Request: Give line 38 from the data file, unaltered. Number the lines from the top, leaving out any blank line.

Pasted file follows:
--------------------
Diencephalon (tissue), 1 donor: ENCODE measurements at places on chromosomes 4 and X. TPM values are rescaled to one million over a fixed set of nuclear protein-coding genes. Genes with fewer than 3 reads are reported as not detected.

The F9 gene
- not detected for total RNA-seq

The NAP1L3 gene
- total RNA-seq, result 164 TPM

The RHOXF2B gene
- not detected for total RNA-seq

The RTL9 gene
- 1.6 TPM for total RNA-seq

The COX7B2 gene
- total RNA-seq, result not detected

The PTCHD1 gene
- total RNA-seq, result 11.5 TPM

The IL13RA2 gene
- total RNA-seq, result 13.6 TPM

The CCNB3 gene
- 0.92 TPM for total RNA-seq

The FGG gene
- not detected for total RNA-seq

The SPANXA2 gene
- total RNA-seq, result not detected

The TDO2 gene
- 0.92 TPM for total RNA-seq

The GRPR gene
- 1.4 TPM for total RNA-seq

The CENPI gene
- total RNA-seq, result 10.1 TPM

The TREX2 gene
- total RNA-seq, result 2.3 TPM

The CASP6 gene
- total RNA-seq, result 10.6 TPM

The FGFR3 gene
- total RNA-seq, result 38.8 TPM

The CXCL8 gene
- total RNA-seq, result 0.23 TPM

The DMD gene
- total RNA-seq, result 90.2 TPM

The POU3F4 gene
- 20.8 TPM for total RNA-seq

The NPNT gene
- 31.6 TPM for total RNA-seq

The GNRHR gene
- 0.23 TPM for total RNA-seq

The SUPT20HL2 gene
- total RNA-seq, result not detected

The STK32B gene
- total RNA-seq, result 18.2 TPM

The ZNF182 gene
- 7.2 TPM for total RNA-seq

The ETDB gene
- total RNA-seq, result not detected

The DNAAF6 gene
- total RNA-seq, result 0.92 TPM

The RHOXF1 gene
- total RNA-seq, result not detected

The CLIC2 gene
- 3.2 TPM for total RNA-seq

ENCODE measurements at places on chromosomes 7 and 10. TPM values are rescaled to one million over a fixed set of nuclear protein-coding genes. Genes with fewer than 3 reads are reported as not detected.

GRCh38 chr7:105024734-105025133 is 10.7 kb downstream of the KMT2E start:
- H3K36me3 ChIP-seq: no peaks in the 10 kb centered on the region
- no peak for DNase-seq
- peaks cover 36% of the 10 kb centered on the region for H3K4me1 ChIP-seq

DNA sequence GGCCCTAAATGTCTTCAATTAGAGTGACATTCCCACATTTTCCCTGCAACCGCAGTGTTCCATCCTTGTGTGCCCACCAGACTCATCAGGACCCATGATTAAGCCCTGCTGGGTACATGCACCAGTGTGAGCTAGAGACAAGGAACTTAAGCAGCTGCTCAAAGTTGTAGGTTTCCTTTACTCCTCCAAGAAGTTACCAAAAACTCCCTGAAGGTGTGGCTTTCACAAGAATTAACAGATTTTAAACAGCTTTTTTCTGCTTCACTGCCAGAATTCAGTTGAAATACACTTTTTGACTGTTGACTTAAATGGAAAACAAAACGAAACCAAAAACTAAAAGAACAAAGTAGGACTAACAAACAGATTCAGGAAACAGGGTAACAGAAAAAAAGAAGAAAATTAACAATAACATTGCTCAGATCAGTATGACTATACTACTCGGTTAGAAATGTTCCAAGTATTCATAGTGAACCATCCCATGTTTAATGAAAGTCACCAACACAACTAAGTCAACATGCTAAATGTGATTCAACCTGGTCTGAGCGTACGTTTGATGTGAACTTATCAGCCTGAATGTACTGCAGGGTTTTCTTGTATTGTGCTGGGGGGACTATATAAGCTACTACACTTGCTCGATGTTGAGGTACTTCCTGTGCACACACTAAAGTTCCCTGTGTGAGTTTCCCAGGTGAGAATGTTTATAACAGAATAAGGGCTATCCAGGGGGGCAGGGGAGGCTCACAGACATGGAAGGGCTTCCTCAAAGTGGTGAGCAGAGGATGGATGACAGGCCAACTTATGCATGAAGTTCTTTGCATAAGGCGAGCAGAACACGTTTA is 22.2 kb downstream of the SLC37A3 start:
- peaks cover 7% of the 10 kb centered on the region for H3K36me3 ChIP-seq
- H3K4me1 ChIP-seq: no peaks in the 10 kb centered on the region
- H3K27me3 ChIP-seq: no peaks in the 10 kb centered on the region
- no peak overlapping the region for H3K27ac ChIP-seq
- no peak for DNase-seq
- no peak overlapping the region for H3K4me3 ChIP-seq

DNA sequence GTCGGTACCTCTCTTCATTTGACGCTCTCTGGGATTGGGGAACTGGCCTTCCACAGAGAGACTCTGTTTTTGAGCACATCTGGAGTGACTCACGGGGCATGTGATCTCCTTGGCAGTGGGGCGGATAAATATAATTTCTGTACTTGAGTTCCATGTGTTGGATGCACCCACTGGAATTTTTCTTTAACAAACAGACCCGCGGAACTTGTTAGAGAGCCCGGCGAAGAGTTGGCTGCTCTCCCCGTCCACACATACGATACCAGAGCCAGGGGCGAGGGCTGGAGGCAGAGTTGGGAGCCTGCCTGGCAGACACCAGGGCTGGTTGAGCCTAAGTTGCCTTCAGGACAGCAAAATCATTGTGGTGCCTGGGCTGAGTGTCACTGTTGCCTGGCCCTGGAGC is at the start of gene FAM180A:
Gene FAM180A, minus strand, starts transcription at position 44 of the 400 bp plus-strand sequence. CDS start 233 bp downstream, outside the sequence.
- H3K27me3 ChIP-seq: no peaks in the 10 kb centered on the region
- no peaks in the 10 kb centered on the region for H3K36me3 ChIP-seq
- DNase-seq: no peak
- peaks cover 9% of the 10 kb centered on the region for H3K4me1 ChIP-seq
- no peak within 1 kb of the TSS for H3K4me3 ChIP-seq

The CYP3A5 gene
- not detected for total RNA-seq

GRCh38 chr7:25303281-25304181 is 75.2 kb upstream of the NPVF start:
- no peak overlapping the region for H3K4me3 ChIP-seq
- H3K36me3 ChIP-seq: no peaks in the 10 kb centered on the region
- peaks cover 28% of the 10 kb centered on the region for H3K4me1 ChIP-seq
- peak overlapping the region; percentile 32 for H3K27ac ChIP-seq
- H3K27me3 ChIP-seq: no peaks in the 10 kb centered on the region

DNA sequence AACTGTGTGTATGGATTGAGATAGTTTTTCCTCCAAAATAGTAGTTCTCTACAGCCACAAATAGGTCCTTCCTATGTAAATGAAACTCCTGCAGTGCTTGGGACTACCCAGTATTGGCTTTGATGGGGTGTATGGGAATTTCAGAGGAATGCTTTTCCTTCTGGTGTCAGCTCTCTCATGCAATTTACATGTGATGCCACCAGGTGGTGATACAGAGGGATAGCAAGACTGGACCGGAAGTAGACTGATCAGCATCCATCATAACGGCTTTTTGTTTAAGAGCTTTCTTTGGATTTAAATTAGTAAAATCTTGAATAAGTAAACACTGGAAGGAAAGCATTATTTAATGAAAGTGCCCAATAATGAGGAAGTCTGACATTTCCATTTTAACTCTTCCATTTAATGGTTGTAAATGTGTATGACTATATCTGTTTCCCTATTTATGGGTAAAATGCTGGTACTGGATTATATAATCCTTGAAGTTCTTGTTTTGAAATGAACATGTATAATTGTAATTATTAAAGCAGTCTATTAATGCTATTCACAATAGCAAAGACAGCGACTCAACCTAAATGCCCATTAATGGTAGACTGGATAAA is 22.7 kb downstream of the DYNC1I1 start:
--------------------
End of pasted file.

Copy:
The POU3F4 gene